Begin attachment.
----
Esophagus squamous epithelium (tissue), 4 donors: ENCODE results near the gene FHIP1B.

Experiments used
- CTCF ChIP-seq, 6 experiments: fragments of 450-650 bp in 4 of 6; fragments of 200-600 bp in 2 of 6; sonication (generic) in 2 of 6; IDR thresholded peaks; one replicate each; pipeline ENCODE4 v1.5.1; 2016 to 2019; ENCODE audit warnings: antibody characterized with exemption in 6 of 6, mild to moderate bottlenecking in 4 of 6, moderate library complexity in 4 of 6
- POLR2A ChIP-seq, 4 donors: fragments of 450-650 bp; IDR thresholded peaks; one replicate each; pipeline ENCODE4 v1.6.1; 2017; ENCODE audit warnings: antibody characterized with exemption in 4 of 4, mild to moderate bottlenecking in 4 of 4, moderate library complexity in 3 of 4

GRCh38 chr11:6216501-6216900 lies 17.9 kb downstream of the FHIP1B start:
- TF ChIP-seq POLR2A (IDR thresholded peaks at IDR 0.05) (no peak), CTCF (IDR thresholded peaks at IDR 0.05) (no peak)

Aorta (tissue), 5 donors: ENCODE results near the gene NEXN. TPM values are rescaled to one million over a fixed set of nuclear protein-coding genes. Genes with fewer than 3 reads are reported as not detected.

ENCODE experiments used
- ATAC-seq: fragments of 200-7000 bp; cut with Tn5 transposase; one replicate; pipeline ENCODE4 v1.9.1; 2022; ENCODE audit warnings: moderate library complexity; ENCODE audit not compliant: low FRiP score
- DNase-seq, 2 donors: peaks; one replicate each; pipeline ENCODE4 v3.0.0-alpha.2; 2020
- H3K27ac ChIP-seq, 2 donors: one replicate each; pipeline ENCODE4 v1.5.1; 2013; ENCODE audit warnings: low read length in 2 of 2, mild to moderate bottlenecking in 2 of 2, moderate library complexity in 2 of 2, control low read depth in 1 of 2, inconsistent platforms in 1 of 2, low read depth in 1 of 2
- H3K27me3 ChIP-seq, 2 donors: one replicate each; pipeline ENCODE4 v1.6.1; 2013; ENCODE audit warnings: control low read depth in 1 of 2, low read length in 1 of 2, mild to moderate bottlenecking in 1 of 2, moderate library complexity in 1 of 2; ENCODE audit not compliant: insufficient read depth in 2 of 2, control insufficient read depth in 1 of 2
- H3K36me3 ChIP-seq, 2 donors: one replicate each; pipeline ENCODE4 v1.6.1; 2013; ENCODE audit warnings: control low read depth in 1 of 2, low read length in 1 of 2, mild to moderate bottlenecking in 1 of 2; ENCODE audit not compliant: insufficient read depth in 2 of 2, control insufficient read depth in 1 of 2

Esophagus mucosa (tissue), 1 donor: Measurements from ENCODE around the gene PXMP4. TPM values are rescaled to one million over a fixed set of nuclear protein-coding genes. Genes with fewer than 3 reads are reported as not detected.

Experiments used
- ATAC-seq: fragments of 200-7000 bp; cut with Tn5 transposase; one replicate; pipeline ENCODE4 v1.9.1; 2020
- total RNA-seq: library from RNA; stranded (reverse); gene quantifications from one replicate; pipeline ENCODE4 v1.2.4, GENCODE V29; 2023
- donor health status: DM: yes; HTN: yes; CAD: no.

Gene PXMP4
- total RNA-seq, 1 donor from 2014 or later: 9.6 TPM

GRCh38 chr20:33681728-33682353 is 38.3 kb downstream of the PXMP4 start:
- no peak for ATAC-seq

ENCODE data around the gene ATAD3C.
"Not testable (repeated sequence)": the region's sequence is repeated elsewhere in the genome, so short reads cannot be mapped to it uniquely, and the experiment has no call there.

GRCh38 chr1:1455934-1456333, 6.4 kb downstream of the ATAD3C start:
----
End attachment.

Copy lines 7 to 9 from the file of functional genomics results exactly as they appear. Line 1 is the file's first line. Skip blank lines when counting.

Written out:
Aorta (tissue), 5 donors: ENCODE results near the gene NEXN. TPM values are rescaled to one million over a fixed set of nuclear protein-coding genes. Genes with fewer than 3 reads are reported as not detected.

ENCODE experiments used
- ATAC-seq: fragments of 200-7000 bp; cut with Tn5 transposase; one replicate; pipeline ENCODE4 v1.9.1; 2022; ENCODE audit warnings: moderate library complexity; ENCODE audit not compliant: low FRiP score